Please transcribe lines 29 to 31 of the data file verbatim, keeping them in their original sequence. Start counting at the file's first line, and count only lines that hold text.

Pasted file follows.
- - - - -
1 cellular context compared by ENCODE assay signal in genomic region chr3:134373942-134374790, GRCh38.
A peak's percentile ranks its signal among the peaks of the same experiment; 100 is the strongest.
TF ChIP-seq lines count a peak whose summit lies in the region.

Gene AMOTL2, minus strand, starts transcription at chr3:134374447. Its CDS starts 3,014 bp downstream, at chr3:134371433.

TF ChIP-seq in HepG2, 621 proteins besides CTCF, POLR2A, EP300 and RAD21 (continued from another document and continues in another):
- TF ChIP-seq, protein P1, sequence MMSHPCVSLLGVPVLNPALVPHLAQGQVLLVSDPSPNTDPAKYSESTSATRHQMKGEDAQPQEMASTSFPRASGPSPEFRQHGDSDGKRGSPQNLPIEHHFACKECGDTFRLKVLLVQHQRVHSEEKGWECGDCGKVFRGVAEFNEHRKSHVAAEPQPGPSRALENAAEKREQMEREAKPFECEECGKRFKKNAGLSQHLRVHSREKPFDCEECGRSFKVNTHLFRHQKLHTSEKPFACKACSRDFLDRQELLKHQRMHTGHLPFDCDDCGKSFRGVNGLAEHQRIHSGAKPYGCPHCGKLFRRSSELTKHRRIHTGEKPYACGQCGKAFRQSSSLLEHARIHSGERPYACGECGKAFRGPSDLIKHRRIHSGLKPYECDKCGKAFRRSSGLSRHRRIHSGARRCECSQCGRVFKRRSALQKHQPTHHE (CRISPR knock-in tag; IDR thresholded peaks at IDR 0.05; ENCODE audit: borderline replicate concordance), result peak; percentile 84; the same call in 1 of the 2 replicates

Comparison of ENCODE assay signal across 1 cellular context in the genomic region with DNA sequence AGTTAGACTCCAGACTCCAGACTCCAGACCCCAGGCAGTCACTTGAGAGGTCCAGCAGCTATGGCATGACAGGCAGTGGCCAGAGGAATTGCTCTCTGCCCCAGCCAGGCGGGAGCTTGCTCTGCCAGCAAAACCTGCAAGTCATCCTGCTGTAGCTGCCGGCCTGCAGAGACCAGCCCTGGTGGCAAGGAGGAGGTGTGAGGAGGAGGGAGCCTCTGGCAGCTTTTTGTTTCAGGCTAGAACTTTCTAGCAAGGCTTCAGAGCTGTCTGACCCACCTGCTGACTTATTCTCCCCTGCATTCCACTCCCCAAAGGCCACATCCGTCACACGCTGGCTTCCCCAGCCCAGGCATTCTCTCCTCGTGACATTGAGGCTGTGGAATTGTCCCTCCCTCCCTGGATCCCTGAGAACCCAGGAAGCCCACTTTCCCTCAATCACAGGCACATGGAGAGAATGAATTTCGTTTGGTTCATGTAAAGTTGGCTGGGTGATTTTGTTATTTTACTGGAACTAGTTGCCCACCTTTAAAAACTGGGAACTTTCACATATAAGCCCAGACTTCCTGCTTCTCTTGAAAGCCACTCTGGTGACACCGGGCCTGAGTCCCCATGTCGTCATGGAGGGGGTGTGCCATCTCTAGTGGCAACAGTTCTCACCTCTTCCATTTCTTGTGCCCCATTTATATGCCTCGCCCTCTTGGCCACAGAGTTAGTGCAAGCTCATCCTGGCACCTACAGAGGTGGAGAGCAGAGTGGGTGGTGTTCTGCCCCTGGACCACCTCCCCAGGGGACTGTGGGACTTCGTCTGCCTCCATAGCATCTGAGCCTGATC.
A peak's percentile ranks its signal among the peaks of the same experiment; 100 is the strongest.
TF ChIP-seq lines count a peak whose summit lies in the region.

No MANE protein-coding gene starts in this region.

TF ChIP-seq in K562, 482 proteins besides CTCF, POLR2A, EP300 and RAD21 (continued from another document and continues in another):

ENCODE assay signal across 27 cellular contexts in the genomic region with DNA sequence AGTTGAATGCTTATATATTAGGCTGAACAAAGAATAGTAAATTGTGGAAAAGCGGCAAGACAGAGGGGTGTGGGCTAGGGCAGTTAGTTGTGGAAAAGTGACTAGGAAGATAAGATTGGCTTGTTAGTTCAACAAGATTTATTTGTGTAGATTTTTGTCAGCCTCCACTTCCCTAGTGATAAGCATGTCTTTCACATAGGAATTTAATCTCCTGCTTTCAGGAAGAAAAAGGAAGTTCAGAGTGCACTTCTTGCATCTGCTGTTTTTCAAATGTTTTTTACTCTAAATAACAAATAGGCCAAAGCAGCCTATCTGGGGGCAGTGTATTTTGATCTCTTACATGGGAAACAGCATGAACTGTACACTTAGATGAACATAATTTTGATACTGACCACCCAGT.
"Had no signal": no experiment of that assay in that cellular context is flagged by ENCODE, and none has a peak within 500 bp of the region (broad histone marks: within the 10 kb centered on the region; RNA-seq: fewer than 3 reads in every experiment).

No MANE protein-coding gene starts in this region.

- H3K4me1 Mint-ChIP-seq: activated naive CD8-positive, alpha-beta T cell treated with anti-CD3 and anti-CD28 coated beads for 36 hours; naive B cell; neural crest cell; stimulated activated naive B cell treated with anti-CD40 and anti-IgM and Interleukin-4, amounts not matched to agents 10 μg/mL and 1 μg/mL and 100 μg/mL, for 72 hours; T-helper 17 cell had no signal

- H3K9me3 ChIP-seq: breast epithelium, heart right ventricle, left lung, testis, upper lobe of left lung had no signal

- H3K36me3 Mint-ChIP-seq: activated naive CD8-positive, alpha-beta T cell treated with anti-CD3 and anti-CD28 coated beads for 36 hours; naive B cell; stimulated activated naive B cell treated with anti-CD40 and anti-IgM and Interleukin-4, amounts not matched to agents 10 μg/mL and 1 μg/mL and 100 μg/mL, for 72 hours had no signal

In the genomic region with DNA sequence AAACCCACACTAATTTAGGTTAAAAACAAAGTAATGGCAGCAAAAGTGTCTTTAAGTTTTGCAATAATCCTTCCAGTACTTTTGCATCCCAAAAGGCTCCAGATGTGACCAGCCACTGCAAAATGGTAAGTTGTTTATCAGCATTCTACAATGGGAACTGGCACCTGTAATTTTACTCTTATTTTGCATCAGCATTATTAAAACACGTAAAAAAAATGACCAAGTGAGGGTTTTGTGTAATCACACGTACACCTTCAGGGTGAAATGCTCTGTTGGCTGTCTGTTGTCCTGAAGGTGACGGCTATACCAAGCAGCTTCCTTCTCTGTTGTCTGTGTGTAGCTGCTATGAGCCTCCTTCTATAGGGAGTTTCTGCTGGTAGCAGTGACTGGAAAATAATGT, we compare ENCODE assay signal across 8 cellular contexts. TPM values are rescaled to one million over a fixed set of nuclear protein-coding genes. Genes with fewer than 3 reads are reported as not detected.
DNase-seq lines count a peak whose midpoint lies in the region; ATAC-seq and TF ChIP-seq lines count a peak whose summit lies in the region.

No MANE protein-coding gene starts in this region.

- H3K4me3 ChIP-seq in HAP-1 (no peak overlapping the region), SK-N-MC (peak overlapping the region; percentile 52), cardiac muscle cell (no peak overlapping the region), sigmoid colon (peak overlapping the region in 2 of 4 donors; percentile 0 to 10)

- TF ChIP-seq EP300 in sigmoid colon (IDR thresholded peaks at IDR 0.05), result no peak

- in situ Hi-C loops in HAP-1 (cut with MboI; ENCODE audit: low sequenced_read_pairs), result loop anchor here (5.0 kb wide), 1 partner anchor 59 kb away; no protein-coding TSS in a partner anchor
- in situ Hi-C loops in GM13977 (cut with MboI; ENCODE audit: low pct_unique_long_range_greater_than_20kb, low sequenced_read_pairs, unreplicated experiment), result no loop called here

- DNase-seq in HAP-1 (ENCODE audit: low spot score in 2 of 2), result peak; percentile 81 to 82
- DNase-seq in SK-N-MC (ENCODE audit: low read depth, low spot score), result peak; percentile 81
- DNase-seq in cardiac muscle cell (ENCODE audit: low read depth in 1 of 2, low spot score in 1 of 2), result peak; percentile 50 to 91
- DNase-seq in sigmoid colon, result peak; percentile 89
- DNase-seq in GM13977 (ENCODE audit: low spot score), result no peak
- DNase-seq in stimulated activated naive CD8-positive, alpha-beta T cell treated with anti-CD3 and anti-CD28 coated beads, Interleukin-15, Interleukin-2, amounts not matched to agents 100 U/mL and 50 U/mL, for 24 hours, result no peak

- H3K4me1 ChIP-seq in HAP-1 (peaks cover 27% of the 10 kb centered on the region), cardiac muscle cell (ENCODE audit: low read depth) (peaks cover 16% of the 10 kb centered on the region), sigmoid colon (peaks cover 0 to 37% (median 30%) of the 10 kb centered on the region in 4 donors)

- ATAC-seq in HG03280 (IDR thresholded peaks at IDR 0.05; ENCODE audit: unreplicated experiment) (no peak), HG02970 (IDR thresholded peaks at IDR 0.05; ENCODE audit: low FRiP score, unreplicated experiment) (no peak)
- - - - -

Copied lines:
- DNase-seq in GM13977 (ENCODE audit: low spot score), result no peak
- DNase-seq in stimulated activated naive CD8-positive, alpha-beta T cell treated with anti-CD3 and anti-CD28 coated beads, Interleukin-15, Interleukin-2, amounts not matched to agents 100 U/mL and 50 U/mL, for 24 hours, result no peak

- H3K4me1 ChIP-seq in HAP-1 (peaks cover 27% of the 10 kb centered on the region), cardiac muscle cell (ENCODE audit: low read depth) (peaks cover 16% of the 10 kb centered on the region), sigmoid colon (peaks cover 0 to 37% (median 30%) of the 10 kb centered on the region in 4 donors)